North and South Korea held a series of secret meetings to discuss a possible summit, but failed to reach agreement due to differences over food aid, nuclear tensions and other sensitive issues, a news report said Sunday.
The two sides held a secret meeting in October in Singapore and two follow-up meetings in November at a North Korean border town to discuss setting up a summit between South Korean President Lee Myung-bak and North Korean leader Kim Jong Il, Yonhap news agency reported, citing unidentified sources.
The series of talks eventually broke off because the sides were far apart over conditions for a summit, Yonhap said.
It said the South rejected the North's demand for 100,000 tons of food aid in exchange for its agreement to a summit. Pyongyang officials, meanwhile, rejected Seoul's demand that a summit address the international standoff over the North's nuclear programs.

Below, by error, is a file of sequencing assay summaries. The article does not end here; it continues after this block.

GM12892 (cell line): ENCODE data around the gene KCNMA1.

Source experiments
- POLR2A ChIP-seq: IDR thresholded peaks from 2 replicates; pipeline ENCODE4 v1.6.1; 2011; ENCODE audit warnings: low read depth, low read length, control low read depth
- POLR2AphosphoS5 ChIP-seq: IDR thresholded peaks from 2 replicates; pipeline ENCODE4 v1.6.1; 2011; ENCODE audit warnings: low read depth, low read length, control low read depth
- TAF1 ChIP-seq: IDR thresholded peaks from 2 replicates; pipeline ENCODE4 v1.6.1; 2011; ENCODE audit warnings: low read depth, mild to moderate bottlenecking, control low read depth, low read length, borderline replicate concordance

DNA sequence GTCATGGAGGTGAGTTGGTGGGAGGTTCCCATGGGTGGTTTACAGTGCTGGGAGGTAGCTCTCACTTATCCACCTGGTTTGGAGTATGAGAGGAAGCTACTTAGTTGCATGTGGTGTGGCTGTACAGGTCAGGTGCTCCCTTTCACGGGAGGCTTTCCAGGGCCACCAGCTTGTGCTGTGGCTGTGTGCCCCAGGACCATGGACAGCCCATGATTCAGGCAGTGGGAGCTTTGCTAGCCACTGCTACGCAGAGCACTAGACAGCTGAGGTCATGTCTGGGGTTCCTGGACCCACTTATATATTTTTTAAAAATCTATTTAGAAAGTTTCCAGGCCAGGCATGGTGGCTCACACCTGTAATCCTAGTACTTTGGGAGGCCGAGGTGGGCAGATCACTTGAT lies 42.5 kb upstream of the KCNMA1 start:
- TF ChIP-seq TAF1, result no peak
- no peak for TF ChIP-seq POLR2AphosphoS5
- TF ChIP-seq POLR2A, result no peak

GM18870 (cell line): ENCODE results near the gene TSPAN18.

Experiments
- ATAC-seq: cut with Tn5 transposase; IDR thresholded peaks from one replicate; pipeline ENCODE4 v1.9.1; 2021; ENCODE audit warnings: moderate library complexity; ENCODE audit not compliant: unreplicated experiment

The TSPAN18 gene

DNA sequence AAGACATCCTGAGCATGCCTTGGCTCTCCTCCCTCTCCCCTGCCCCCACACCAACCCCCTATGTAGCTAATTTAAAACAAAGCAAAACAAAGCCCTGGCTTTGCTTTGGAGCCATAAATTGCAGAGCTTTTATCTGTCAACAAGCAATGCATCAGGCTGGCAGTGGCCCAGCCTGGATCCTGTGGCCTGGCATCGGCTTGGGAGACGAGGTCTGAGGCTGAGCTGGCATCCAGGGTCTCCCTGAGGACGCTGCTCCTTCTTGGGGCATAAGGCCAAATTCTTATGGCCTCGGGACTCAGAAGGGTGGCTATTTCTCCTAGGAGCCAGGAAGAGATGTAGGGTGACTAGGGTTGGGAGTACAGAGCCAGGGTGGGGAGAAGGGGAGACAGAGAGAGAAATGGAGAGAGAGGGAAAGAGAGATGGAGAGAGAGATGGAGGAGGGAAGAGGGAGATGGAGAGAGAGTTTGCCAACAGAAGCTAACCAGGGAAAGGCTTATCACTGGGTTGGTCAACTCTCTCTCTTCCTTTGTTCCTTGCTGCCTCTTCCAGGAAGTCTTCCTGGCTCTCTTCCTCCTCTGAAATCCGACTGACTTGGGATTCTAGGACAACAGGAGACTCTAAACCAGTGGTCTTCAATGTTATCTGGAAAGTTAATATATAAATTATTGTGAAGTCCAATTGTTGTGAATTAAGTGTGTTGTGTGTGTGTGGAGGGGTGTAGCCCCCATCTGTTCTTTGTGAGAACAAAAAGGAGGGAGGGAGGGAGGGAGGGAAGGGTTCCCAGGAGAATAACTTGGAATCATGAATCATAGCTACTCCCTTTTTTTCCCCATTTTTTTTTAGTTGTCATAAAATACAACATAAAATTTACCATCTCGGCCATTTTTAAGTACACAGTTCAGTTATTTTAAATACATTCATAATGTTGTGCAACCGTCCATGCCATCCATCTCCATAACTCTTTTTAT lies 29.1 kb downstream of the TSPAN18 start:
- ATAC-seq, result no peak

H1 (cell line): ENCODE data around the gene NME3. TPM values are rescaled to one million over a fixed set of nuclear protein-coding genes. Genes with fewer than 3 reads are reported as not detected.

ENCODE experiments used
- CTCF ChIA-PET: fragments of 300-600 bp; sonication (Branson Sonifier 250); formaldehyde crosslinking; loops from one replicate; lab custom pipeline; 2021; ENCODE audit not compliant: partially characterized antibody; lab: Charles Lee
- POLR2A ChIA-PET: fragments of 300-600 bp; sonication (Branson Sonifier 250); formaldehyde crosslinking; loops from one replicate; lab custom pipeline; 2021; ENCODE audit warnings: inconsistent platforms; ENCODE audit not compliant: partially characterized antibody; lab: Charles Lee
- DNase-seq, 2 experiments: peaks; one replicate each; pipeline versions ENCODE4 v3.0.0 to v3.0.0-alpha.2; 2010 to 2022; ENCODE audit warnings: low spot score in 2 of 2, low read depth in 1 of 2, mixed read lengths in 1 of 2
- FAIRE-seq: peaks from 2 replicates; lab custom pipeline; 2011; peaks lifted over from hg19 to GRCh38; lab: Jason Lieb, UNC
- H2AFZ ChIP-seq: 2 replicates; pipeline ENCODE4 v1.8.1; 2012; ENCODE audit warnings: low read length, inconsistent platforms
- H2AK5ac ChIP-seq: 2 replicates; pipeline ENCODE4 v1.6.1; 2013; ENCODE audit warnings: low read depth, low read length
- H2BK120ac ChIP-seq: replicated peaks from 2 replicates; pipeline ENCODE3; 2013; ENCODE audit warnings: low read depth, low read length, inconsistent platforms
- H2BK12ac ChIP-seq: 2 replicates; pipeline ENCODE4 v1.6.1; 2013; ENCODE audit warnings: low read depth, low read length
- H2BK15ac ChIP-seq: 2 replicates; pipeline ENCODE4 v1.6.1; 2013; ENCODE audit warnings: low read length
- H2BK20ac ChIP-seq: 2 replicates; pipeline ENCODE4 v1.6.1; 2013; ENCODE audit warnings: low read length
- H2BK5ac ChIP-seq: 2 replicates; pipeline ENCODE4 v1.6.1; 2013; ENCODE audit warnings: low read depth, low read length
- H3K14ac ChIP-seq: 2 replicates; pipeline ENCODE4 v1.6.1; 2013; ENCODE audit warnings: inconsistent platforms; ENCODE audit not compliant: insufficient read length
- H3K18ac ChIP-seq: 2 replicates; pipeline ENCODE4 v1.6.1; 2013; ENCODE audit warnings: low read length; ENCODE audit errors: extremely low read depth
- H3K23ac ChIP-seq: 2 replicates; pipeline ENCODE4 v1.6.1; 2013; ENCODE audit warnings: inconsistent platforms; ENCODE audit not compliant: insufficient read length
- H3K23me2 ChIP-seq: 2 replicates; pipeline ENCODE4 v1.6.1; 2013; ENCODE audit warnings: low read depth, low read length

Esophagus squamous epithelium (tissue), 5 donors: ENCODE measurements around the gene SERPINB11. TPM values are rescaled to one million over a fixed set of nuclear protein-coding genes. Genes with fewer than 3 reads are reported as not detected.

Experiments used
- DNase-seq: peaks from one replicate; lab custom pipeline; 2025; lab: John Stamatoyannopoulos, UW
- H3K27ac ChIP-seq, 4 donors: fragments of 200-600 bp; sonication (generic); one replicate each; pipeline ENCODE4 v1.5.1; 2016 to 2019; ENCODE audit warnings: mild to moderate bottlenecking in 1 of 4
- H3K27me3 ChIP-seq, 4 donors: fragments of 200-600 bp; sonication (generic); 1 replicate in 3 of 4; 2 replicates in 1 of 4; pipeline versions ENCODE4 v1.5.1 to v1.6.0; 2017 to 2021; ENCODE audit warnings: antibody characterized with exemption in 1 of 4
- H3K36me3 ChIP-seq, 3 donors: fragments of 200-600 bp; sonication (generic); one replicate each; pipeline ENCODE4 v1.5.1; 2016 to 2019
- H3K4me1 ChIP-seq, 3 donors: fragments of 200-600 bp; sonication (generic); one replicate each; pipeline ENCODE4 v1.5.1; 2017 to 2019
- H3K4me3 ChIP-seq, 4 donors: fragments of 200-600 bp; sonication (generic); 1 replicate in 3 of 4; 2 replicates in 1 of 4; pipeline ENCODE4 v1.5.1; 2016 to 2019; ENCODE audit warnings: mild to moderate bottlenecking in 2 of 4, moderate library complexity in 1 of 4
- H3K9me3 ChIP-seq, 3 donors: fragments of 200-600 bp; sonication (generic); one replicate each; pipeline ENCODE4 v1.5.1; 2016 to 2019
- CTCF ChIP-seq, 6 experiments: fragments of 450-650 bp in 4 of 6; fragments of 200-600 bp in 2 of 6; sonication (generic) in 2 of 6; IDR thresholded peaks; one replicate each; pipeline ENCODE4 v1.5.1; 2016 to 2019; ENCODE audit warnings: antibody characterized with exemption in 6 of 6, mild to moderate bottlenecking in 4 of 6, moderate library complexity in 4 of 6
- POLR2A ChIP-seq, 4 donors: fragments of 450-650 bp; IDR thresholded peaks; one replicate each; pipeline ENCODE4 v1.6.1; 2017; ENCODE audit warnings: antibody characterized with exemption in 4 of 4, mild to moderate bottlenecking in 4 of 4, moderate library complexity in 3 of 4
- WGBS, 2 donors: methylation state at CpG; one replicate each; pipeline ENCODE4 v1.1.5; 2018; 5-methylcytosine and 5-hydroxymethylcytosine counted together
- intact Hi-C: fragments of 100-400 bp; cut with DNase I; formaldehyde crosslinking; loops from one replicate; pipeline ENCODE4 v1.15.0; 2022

The North also refused to return some of hundreds of South Korean citizens believed held in the communist nation, Yonhap said.
Seoul presumes Pyongyang is holding 560 of its soldiers from the 1950-53 Korean War, as well as 504 South Korean civilians, mostly fishermen whose boats were seized since the war's end. The conflict ended in a truce, not a peace treaty, leaving the two Koreas still technically at war.
South Korean officials were not immediately available to comment on the report.
The two Koreas held their first-ever summit in 2000 between then-President Kim Dae-jung and the North's leader, Kim. The second summit was held in 2007 between former President Roh Moo-hyun and Kim.
Relations between the sides worsened significantly after Lee took office in early 2008 with a pledge to get tough with the North. In response, Pyongyang suspended reconciliation talks and most joint projects.
But North Korea has tried to reach out to Seoul since last summer in an about-face that analysts and officials say shows the North feels the pain of U.N. sanctions adopted to punish it for its nuclear test in May.